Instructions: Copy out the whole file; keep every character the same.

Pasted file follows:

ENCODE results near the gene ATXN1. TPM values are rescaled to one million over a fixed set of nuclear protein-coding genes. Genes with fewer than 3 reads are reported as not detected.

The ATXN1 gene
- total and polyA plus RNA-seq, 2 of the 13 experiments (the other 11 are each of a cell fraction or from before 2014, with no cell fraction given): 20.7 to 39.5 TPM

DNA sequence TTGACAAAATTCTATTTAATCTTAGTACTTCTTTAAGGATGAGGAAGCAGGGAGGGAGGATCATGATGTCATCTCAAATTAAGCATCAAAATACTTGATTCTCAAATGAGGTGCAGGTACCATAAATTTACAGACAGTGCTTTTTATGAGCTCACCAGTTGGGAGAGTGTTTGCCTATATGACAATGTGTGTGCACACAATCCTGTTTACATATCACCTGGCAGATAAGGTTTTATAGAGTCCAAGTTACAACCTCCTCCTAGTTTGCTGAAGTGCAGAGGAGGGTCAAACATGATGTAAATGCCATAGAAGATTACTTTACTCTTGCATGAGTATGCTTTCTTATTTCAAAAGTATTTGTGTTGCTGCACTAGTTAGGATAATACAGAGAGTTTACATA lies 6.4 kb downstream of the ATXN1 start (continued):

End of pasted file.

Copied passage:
ENCODE results near the gene ATXN1. TPM values are rescaled to one million over a fixed set of nuclear protein-coding genes. Genes with fewer than 3 reads are reported as not detected.

The ATXN1 gene
- total and polyA plus RNA-seq, 2 of the 13 experiments (the other 11 are each of a cell fraction or from before 2014, with no cell fraction given): 20.7 to 39.5 TPM

DNA sequence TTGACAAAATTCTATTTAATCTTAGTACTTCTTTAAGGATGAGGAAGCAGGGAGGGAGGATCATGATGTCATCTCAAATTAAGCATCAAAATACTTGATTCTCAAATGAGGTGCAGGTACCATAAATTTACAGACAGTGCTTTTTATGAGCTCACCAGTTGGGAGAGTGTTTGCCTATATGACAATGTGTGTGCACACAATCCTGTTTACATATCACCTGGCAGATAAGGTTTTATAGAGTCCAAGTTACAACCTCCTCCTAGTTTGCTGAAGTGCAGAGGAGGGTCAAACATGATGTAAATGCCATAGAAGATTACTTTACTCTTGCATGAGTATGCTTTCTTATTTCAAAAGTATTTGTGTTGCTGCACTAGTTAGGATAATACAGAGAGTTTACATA lies 6.4 kb downstream of the ATXN1 start (continued):